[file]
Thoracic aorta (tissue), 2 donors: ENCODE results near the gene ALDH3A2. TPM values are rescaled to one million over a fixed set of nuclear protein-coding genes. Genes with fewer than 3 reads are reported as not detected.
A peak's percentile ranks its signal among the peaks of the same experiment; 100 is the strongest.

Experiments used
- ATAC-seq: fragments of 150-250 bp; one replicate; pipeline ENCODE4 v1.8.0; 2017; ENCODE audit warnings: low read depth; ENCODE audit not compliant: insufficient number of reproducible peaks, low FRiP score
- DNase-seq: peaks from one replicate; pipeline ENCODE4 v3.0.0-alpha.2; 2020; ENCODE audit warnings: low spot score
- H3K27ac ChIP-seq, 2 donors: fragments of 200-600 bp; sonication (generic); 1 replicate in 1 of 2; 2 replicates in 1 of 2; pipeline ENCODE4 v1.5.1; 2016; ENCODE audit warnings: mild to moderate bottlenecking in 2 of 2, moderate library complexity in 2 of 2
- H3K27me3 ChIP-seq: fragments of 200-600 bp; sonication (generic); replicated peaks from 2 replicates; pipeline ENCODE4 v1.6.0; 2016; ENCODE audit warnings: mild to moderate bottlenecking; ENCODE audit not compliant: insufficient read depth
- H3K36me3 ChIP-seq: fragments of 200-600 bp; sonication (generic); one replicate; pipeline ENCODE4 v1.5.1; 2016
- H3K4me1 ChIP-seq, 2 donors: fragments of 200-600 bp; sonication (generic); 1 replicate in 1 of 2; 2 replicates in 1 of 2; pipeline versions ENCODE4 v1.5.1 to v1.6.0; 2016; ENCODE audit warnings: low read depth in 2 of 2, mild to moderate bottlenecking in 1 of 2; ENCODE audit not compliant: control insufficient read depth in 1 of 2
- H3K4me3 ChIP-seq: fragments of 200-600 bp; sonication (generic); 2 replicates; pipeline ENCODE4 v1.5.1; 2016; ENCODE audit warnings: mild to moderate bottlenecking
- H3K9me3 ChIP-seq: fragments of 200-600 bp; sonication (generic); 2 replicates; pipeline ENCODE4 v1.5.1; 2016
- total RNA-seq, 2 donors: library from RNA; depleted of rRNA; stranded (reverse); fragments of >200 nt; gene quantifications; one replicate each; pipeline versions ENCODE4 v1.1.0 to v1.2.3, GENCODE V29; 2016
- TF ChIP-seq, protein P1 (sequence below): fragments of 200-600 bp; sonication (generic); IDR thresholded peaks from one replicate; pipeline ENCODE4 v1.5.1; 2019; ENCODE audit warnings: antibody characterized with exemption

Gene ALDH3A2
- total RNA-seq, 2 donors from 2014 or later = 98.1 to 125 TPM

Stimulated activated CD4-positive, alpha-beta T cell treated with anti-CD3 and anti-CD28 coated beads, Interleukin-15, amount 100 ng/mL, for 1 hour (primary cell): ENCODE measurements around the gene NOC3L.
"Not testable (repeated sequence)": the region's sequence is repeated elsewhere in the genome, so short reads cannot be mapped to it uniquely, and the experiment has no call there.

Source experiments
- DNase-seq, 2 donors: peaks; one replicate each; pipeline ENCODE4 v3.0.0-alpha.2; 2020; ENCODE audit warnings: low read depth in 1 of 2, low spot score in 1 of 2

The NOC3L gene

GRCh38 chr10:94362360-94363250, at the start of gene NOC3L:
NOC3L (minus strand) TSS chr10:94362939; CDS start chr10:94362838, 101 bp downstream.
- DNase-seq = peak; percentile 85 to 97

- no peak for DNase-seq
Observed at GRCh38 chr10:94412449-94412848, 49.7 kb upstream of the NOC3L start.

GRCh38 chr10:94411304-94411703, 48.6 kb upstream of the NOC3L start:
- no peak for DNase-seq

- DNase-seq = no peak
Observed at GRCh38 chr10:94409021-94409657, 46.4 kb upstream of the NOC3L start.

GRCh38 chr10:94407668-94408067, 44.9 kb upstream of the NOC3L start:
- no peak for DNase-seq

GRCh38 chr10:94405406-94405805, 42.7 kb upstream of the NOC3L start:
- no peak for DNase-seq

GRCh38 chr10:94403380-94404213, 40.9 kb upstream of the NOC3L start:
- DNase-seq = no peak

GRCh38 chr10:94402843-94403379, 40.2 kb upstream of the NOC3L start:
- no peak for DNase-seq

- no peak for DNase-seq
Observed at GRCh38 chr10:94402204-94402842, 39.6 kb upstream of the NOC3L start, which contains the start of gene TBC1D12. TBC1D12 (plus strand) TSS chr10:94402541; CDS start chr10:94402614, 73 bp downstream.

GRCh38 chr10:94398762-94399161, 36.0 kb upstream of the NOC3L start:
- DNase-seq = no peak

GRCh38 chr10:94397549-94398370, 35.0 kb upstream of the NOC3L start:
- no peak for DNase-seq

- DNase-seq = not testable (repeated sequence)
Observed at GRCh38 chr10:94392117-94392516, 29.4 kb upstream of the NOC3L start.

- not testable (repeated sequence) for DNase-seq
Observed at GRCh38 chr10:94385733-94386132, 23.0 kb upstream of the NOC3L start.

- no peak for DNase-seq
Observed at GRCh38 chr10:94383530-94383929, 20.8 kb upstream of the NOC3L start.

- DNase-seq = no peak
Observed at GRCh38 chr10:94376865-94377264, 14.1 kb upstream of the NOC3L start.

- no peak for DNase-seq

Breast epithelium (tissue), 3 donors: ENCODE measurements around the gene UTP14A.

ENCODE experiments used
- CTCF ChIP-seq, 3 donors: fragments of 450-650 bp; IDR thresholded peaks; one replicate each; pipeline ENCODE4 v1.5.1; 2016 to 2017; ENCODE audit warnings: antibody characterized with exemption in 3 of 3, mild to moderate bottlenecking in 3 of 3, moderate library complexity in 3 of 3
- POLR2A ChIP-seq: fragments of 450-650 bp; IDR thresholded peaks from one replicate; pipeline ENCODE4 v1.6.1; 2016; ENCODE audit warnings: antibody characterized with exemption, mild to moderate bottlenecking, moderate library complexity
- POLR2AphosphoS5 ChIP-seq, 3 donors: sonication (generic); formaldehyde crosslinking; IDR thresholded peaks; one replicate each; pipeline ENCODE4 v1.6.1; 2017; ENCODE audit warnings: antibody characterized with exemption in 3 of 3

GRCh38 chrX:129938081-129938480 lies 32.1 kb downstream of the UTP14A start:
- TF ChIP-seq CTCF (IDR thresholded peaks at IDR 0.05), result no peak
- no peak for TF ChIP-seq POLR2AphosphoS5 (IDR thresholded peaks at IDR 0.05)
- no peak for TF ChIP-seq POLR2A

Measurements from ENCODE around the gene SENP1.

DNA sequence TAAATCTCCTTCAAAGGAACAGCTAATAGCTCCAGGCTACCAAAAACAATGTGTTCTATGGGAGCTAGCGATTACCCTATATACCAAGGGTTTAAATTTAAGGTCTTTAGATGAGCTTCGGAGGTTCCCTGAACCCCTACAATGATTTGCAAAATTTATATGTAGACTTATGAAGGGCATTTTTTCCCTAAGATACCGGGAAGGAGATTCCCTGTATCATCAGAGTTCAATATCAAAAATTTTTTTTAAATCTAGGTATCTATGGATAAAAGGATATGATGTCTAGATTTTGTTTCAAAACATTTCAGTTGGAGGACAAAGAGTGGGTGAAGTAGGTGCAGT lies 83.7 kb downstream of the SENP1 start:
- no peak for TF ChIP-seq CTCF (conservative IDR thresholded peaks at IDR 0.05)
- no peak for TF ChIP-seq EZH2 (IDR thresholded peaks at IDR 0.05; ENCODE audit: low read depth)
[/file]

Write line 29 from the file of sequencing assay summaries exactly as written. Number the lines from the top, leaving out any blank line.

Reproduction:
Observed at GRCh38 chr10:94409021-94409657, 46.4 kb upstream of the NOC3L start.